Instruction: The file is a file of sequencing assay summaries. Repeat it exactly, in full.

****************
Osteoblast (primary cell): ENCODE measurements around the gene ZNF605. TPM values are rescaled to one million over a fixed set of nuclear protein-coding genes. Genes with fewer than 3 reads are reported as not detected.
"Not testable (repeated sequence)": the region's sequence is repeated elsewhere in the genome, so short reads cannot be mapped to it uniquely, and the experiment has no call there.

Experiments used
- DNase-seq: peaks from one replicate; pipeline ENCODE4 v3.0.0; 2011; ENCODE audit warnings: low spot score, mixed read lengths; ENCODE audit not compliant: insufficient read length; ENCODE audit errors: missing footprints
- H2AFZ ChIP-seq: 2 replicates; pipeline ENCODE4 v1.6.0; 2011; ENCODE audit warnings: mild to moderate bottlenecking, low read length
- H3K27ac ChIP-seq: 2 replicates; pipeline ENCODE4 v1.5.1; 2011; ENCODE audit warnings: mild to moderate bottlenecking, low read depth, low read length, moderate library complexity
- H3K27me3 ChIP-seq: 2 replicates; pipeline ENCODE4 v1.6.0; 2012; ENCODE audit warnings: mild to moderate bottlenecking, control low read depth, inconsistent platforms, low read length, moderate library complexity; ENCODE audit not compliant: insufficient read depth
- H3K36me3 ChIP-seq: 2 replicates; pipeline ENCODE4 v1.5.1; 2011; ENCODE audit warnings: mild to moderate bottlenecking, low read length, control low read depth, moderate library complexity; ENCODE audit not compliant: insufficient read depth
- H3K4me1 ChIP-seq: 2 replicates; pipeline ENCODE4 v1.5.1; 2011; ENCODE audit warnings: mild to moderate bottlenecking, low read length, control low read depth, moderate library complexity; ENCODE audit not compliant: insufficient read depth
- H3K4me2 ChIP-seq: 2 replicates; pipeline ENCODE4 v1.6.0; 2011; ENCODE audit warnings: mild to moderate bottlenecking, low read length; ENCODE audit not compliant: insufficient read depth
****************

Osteoblast (primary cell): ENCODE measurements around the gene ZNF605. TPM values are rescaled to one million over a fixed set of nuclear protein-coding genes. Genes with fewer than 3 reads are reported as not detected.
"Not testable (repeated sequence)": the region's sequence is repeated elsewhere in the genome, so short reads cannot be mapped to it uniquely, and the experiment has no call there.

Experiments used
- DNase-seq: peaks from one replicate; pipeline ENCODE4 v3.0.0; 2011; ENCODE audit warnings: low spot score, mixed read lengths; ENCODE audit not compliant: insufficient read length; ENCODE audit errors: missing footprints
- H2AFZ ChIP-seq: 2 replicates; pipeline ENCODE4 v1.6.0; 2011; ENCODE audit warnings: mild to moderate bottlenecking, low read length
- H3K27ac ChIP-seq: 2 replicates; pipeline ENCODE4 v1.5.1; 2011; ENCODE audit warnings: mild to moderate bottlenecking, low read depth, low read length, moderate library complexity
- H3K27me3 ChIP-seq: 2 replicates; pipeline ENCODE4 v1.6.0; 2012; ENCODE audit warnings: mild to moderate bottlenecking, control low read depth, inconsistent platforms, low read length, moderate library complexity; ENCODE audit not compliant: insufficient read depth
- H3K36me3 ChIP-seq: 2 replicates; pipeline ENCODE4 v1.5.1; 2011; ENCODE audit warnings: mild to moderate bottlenecking, low read length, control low read depth, moderate library complexity; ENCODE audit not compliant: insufficient read depth
- H3K4me1 ChIP-seq: 2 replicates; pipeline ENCODE4 v1.5.1; 2011; ENCODE audit warnings: mild to moderate bottlenecking, low read length, control low read depth, moderate library complexity; ENCODE audit not compliant: insufficient read depth
- H3K4me2 ChIP-seq: 2 replicates; pipeline ENCODE4 v1.6.0; 2011; ENCODE audit warnings: mild to moderate bottlenecking, low read length; ENCODE audit not compliant: insufficient read depth